Nazareth Seminary is glad to announce that Alex Miller, lecturer in church history and theology, has completed his doctoral work for the PhD in Divinity through the University of Edinburgh. The thesis is titled Living among the Breakage: Contextual Theology-making and ex-Muslim Christians. The citation information follows:
Miller, Duane Alexander. 2014. Living among the Breakage: Contextual Theology-making and ex-Muslim Christians. Unpublished Doctoral Thesis. Edinburgh, UK: University of Edinburgh.
The thesis has been printed as a book (Sep. 2016) and is available from the publisher or Amazon.
Key words: contextualization, religious conversion, contextual theology, liberation theology, Iranian Christians, theology-making, world Christianity, Shoki Coe, Lewis Rambo
Here is the abstract:
Since the 1960’s there has been a marked increase in the number of known conversions from Islam to Christianity. This thesis asks whether certain of these ex-Muslim Christians engage in the process of theology-making and, if so, it asks what these theologies claim to know about God and humans’ relation to God.
Utilizing the dialectic of contextuality-contextualization of Shoki Coe, and the sociology of theological knowledge of Robert Schreiter, the thesis seeks to answer these questions by the use of two case studies and an examination of some of the texts written by ex-Muslim Christians. Lewis Rambo’s theory of religious conversion and Steven Lukes’ theory of power will be used to clarify the changing dynamics of power which have helped to foster modern contexts wherein an unprecedented number of Muslims are both exposed to the Christian message and, if they choose to do so, able to appropriate it through religious conversion.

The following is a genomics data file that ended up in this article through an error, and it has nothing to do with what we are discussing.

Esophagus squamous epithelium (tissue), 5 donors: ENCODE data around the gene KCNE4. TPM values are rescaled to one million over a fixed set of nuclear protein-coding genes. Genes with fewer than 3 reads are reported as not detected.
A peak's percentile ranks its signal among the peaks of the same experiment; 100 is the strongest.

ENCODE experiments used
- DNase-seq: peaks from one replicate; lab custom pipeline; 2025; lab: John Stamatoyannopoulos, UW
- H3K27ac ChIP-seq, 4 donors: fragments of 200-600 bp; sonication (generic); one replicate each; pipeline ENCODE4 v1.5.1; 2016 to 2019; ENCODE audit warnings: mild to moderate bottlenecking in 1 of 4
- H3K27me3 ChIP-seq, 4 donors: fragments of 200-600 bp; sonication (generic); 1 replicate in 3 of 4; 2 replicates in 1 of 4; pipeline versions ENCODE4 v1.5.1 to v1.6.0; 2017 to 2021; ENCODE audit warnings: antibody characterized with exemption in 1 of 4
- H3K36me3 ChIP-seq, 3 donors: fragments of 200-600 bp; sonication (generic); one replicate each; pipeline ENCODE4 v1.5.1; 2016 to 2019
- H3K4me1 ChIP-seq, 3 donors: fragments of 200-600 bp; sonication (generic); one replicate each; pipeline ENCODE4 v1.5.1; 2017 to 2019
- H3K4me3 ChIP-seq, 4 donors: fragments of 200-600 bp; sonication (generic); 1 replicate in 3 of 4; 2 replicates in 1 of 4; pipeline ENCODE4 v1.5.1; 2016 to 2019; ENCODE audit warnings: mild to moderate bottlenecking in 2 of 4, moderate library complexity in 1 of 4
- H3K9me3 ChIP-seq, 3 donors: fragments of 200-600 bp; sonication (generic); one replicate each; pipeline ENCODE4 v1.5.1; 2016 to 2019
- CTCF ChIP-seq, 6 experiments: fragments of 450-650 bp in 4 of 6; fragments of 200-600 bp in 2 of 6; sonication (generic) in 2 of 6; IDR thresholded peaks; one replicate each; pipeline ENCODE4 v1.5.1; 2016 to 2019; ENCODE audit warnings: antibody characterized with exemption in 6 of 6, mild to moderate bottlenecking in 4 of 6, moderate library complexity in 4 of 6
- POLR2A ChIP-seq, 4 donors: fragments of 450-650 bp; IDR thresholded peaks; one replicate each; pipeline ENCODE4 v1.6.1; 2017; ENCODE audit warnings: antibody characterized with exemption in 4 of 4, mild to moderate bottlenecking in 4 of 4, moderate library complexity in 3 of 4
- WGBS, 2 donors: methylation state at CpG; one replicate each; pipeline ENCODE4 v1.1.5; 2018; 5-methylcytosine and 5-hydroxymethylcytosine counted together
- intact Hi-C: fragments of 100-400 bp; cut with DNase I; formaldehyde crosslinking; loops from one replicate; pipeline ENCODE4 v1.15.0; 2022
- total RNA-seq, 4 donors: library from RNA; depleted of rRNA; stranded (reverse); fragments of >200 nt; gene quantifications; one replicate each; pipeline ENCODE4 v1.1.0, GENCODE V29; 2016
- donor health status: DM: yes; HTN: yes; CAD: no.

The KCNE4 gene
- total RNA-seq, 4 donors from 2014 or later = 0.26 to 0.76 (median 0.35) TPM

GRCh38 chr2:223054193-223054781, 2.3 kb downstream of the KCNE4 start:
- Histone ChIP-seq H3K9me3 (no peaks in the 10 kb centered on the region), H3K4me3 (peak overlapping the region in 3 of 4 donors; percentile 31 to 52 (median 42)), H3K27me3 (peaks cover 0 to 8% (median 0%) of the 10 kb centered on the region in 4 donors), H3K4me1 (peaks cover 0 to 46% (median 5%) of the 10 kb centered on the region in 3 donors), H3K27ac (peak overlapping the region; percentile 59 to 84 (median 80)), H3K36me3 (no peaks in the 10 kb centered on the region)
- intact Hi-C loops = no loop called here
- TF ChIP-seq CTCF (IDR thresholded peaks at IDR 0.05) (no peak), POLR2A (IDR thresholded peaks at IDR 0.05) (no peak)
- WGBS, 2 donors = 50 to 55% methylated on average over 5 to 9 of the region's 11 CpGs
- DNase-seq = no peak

The two case studies are of a Christian community which founded a Muslim-background church in the Arabophone world and some Iranian Christian congregations in the USA and UK Diaspora.
Aspects of the contexts of these believers are investigated in some detail, including motives for religious conversion, numbers and locations of the converts, how apostates may be treated by Muslims, changes in migration and communications, and the Christian concept of religious conversion. The concept of inculturation which helps to describe the meeting of a specific community with the Christian message will aid in analyzing the communities and individuals being studied.
The final chapter brings together the various threads which have been raised throughout the thesis and argues that ex-Muslim Christians are engaged in theology-making, that areas of interest to them include theology of the church, salvation and baptism, and that the dominant metaphor in these theologies is a conceptualization of love and power that sees the two divine traits as inseparable from each other; they represent a knowledge about who God is and what he is like, which, in their understanding, is irreconcilable with their former religion, Islam.